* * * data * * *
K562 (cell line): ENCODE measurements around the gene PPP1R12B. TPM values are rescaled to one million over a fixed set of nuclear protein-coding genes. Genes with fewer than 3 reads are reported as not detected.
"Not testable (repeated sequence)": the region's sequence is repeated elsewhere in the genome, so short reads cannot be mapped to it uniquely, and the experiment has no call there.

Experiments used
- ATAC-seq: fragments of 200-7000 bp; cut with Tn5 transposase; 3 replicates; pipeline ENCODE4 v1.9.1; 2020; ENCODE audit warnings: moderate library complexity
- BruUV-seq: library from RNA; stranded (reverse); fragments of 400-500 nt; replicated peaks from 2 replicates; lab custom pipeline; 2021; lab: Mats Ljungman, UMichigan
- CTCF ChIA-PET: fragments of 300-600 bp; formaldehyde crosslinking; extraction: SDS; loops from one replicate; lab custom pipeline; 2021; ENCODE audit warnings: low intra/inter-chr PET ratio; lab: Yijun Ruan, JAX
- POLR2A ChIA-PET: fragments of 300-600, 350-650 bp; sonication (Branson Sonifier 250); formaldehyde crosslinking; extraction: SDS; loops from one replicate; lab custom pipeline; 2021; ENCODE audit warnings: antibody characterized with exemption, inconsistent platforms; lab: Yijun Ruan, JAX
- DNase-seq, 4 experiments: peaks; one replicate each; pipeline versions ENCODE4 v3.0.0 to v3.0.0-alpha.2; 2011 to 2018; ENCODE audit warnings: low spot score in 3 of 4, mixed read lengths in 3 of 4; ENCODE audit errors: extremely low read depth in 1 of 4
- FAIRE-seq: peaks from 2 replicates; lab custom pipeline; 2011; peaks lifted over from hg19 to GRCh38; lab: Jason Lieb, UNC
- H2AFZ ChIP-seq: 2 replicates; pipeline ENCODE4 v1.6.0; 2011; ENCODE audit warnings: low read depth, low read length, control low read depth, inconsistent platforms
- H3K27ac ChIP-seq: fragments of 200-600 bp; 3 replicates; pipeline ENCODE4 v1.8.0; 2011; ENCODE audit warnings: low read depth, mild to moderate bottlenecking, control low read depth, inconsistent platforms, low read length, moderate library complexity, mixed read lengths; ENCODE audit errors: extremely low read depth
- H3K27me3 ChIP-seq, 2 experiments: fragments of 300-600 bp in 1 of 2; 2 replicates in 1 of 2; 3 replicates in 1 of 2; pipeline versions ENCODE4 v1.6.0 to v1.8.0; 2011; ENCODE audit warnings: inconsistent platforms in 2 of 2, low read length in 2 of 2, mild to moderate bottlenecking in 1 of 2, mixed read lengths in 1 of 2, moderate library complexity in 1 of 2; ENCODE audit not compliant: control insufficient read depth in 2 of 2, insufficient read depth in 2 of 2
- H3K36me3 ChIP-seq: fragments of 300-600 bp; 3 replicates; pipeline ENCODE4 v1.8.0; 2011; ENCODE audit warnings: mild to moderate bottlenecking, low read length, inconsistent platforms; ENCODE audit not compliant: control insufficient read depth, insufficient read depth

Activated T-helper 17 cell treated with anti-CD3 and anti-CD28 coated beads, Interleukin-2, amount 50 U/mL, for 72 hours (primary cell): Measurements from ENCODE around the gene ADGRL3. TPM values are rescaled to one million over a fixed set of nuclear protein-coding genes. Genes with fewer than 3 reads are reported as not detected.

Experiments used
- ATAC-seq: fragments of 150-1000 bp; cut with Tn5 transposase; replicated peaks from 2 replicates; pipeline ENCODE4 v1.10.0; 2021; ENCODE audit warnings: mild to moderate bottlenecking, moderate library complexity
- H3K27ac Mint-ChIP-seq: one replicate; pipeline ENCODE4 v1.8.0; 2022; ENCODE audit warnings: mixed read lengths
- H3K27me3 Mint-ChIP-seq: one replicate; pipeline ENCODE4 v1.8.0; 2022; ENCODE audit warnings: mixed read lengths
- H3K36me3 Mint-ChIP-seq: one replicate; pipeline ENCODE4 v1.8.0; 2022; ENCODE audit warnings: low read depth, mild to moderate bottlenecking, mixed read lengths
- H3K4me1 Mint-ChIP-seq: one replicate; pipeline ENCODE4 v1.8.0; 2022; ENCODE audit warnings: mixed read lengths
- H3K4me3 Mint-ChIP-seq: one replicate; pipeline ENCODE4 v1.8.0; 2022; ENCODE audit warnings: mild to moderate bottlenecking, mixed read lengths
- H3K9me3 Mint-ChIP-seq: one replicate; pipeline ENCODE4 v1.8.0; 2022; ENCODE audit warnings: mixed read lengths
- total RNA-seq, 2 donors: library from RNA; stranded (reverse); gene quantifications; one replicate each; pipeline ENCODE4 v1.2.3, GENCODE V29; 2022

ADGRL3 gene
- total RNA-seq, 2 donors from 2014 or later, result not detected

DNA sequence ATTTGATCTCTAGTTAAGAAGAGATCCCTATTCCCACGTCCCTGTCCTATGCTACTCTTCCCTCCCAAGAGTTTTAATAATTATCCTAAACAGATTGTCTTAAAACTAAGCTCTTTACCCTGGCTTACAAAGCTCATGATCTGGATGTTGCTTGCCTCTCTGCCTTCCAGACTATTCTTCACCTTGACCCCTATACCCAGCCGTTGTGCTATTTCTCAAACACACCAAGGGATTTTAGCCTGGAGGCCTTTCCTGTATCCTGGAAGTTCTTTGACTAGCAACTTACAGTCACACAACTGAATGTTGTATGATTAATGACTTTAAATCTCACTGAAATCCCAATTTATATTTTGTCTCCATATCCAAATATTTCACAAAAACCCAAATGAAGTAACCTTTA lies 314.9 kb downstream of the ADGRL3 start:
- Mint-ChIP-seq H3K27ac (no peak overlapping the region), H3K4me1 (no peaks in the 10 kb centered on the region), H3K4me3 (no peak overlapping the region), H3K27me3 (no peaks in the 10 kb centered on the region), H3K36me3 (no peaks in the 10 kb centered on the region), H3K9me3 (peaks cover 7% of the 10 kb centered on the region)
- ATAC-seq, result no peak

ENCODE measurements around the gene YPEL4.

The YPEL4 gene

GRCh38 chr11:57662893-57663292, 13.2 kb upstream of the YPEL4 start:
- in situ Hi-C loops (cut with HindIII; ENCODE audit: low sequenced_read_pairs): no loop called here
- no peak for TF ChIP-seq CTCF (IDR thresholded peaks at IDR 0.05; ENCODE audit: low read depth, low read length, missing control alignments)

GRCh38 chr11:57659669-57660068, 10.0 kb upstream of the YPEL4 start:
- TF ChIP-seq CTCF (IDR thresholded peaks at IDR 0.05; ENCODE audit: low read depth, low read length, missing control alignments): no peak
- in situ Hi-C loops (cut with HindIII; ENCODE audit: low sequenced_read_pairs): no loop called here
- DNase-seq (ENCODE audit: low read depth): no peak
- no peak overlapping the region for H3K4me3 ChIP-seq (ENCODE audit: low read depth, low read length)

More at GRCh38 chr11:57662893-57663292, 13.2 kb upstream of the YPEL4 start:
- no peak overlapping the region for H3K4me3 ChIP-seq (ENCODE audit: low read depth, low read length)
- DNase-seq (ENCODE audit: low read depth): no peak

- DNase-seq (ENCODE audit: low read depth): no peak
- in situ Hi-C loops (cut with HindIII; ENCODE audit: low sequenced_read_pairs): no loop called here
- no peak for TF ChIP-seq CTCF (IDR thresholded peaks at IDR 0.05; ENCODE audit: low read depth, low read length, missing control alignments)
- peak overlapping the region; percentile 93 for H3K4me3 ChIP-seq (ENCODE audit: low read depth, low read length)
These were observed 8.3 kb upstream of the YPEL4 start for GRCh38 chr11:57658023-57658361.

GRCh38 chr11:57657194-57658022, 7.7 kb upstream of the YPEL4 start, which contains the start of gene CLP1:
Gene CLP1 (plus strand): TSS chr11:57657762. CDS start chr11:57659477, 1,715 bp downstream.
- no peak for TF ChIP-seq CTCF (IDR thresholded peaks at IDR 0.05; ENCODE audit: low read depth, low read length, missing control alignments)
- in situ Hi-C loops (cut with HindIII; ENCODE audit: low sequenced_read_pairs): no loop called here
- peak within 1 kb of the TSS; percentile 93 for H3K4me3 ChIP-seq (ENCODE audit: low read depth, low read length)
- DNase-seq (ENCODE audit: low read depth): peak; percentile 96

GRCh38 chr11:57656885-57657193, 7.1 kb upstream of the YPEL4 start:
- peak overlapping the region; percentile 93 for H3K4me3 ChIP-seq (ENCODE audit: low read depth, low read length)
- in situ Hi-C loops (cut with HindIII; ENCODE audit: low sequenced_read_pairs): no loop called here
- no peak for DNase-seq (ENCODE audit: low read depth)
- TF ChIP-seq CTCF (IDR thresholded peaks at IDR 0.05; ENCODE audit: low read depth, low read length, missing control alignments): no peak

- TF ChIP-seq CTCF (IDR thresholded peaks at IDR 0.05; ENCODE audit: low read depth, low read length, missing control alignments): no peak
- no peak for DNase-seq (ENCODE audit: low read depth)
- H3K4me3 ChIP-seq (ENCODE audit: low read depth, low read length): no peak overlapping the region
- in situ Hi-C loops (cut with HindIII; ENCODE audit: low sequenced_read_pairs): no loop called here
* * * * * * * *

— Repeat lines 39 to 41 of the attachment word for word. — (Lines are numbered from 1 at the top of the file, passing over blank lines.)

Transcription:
More at GRCh38 chr11:57662893-57663292, 13.2 kb upstream of the YPEL4 start:
- no peak overlapping the region for H3K4me3 ChIP-seq (ENCODE audit: low read depth, low read length)
- DNase-seq (ENCODE audit: low read depth): no peak